The zhiguai are “naturally occurring, unanesthetized narratives” that belong to didactic literature and are intended to teach and convince the reader or listener. For the first time, the zhiguai were gathered and published systematically on a vast scale during the Six Dynasties (222-589). The zhiguai are related to historical texts due to their origin and claim of authenticity, although their substance reflects popular beliefs. Beginning with Yuan Mei’s (1716-1798) Zi bu yu in 1788 and continuing until the release of Ji Yun’s fifth volume in 1798, the 18th century saw the publishing of more zhiguai than ever before. The most well-known collection today is Pu Songling’s (1640-1715) Liaozhai zhiyi, which was published in 1766. 

The chronologies of Ji Yun are written in a traditional, plain and straightforward style. The Yuewei caotang biji stories cover a wide range of themes. They comprise common observations and characterizations of humanity, as well as accounts of gods, ghosts, the underworld, foxes, and demons, as well as the influence of heaven. Names of people, locations, and dates are frequently mentioned in this genre, thus many narrators, protagonists, and commenters may be recognized to this day. In addition to important contemporaries, the collection includes countless servants, farmers, businessmen, monks, and nuns. The majority of the stories take place during Ji Yun’s lifetime and in his home area in northeast China.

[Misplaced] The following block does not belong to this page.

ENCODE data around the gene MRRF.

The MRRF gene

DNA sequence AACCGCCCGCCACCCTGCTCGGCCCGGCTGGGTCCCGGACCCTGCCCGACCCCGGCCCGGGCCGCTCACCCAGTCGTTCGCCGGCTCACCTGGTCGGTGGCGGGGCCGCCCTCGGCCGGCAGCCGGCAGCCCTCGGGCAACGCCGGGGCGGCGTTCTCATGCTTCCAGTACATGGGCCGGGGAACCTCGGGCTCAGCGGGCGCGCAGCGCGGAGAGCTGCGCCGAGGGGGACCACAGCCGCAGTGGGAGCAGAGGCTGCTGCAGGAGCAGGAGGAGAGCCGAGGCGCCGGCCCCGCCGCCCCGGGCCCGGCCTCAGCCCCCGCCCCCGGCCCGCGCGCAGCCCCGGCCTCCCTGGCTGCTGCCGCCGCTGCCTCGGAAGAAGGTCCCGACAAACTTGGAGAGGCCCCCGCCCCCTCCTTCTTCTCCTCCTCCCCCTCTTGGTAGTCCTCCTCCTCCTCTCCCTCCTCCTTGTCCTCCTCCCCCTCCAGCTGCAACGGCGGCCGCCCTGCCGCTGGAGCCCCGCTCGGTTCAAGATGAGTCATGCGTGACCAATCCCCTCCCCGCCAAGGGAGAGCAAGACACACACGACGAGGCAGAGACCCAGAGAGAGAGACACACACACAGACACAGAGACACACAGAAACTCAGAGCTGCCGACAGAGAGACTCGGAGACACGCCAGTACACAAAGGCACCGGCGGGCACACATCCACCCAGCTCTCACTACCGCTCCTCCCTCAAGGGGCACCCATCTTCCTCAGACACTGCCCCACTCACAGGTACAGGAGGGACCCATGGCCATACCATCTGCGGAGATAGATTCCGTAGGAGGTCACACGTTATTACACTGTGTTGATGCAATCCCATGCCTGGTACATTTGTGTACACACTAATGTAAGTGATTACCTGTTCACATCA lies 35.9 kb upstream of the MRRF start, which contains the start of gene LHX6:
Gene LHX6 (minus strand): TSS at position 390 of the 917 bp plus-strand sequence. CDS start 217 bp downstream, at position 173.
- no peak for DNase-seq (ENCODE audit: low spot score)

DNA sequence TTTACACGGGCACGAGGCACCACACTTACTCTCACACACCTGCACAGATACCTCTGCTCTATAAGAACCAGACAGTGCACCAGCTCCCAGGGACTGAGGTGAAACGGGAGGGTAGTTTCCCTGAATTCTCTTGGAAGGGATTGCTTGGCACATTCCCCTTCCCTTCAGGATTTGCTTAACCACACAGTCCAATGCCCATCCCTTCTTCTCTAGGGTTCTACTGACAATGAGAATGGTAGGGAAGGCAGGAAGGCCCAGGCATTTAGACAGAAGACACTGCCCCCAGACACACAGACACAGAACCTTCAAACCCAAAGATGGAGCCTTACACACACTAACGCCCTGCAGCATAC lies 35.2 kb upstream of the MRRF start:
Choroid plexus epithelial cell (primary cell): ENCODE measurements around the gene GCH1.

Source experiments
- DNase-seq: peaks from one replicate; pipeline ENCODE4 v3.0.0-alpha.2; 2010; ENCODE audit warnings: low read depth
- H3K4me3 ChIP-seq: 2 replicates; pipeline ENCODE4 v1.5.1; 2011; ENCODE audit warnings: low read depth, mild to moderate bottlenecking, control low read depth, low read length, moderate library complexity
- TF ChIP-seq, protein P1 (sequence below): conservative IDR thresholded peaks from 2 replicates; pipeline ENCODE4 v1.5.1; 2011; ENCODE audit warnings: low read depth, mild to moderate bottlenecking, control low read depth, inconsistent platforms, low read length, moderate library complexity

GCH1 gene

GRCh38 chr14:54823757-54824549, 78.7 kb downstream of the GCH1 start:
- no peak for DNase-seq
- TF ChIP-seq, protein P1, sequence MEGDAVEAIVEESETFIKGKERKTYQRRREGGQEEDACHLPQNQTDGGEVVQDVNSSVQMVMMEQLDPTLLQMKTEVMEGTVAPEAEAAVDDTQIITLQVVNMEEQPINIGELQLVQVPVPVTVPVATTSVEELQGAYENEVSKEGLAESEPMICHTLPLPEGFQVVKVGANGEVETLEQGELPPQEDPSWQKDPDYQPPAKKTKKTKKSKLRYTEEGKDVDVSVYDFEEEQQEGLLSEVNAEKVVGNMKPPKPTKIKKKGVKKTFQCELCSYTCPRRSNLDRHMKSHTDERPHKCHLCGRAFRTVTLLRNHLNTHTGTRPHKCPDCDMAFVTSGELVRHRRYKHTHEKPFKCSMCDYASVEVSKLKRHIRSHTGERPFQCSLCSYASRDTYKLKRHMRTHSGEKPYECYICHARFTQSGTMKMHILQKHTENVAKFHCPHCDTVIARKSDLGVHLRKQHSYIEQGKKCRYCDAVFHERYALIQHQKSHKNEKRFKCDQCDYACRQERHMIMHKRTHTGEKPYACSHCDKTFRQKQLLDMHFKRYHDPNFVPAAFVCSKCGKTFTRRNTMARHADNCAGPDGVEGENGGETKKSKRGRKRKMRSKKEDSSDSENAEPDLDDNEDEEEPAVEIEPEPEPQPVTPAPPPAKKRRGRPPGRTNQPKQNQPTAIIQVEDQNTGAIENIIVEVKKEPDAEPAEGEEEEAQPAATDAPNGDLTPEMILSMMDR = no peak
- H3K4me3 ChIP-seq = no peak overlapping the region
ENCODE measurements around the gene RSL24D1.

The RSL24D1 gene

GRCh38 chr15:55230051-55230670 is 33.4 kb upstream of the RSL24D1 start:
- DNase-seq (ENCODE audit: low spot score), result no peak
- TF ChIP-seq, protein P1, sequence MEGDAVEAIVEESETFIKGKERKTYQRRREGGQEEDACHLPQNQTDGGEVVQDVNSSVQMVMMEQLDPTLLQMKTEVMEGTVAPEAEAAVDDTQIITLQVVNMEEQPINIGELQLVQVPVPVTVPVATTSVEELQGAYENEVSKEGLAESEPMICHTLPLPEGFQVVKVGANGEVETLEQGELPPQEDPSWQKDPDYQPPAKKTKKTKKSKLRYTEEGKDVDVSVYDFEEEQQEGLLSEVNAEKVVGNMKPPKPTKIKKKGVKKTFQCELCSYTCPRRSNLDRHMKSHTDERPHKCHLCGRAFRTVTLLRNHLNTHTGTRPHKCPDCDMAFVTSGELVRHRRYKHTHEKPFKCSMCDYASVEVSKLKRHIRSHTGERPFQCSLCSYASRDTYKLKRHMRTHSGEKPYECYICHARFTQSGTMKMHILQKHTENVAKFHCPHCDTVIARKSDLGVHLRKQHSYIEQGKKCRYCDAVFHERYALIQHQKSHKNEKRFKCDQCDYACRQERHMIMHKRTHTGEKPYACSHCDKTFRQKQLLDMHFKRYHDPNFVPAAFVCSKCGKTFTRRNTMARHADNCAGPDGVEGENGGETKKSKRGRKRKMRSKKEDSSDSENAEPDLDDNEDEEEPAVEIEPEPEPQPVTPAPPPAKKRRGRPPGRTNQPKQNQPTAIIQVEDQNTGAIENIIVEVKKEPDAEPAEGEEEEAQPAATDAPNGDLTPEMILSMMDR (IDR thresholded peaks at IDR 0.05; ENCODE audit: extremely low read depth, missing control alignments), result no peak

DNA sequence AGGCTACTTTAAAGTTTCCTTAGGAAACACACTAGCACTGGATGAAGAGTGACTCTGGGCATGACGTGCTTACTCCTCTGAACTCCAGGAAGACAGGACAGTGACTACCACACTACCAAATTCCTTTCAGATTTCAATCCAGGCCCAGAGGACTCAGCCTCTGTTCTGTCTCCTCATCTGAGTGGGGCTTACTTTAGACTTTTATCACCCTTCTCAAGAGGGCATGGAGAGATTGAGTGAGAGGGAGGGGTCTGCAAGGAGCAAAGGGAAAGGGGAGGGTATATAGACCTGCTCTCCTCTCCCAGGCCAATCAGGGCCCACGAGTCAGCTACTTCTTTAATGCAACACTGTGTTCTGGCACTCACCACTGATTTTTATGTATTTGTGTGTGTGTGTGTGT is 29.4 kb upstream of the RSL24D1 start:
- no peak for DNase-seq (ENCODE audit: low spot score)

The irony was utilized by Ji Yun and the other aristocratic narrators to attack some features of 18th-century society. The collection investigated the many concepts of supernatural creatures and their human relationships.

According to Ji Yun’s worldview, “the supernatural” does not exist since everything, no matter how unusual, is normal and has a purpose. Ji Yun frequently attempts to explain and interpret issues in scientific, moral, or philosophical terms. In certain circumstances, he confesses that he lacks an answer since, as he puts it, human comprehension is limited.

Below we can read two of the short stories that appear in the Yuewei caotang biji translated by Nicholas J. Cogswell.


“Dai Dongyuan said that one of his great uncles once rented a vacant room along a remote alley. Some people said a spirit was there since no one had lived there for a long time. His great uncle proclaimed with a stern voice that he was not afraid. During the night a spirit, sure enough, revealed its form beneath a lantern, and a ghastly smell penetrated Dai’s flesh. 

The large spirit angrily said, “Do you truly not fear spirits?”  

His great uncle replied, “Truly.”  

The spirit then exhibited all kinds of terrifying forms and after a while asked again, “You still are not afraid?”